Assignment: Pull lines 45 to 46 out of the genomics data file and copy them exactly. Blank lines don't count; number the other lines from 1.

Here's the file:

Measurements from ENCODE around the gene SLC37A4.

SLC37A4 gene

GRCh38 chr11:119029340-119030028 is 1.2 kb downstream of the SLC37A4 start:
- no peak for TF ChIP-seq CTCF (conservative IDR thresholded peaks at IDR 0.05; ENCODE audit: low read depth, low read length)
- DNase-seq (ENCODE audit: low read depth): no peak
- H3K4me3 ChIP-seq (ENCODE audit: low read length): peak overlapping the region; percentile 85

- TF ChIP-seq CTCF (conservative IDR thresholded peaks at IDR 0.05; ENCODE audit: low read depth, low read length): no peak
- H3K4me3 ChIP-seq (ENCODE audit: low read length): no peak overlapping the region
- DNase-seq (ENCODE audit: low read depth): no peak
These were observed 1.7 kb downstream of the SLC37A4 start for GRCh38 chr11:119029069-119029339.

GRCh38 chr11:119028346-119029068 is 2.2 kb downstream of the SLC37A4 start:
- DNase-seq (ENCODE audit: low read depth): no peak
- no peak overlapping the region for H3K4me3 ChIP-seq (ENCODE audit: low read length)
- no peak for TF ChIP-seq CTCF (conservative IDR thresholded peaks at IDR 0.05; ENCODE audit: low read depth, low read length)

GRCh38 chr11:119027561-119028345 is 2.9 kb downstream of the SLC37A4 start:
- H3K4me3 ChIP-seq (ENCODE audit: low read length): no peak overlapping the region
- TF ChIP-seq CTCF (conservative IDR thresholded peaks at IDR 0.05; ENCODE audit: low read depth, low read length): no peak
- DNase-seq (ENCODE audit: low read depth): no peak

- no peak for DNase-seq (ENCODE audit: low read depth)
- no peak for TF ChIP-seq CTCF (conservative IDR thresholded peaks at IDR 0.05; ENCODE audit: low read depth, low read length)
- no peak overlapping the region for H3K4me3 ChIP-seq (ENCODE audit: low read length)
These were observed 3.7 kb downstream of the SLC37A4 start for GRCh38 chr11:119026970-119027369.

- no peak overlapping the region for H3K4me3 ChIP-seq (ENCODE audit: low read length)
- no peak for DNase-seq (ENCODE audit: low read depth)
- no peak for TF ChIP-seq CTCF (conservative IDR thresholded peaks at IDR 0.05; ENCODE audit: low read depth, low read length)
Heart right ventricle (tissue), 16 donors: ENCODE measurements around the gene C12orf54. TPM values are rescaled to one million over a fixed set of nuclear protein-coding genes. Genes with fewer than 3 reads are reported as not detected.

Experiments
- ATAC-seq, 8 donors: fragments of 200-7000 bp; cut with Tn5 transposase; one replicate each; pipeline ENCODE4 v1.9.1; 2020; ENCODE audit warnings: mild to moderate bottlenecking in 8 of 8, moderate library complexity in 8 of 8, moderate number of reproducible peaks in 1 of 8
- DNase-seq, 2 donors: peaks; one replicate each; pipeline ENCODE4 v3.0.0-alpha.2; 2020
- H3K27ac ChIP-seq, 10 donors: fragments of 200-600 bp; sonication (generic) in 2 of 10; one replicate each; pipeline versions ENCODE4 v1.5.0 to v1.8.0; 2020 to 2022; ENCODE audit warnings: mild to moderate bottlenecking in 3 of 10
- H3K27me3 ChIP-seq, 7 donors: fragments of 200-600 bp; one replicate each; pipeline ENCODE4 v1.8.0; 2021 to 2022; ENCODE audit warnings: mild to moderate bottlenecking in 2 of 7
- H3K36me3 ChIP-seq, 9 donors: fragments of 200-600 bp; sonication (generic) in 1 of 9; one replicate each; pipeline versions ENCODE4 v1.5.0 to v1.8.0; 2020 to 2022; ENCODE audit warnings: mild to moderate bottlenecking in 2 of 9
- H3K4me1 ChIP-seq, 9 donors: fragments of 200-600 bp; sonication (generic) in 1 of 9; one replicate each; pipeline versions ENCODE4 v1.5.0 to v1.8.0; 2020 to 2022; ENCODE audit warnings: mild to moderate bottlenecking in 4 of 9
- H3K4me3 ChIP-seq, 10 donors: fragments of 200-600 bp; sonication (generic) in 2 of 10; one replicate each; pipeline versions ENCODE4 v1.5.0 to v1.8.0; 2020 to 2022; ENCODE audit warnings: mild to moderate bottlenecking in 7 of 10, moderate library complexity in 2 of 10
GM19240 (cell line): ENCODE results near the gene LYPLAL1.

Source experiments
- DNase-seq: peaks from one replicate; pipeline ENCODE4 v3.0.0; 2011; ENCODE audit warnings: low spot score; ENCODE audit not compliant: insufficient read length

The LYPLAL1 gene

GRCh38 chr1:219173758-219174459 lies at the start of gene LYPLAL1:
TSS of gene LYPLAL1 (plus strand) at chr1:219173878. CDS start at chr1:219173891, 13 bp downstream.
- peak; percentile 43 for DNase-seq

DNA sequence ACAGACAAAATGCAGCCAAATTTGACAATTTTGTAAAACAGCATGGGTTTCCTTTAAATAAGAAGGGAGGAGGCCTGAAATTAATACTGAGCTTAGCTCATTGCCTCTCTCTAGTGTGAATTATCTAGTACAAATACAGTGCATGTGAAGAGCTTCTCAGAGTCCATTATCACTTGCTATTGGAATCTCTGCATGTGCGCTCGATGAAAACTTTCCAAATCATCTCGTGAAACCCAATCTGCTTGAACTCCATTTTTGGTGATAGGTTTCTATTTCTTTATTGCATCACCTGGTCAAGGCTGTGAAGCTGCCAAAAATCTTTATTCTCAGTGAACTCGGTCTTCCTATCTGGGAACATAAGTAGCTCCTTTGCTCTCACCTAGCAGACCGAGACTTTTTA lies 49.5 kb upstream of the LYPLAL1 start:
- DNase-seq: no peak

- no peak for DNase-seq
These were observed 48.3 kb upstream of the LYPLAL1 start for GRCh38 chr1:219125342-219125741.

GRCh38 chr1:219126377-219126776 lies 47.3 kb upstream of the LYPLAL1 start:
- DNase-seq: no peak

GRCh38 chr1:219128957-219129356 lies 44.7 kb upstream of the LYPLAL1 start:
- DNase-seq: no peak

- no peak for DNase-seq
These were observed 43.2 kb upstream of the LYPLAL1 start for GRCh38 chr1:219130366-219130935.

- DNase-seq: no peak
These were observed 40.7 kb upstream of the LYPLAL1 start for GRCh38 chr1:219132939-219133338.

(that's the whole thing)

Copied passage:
These were observed 48.3 kb upstream of the LYPLAL1 start for GRCh38 chr1:219125342-219125741.

GRCh38 chr1:219126377-219126776 lies 47.3 kb upstream of the LYPLAL1 start: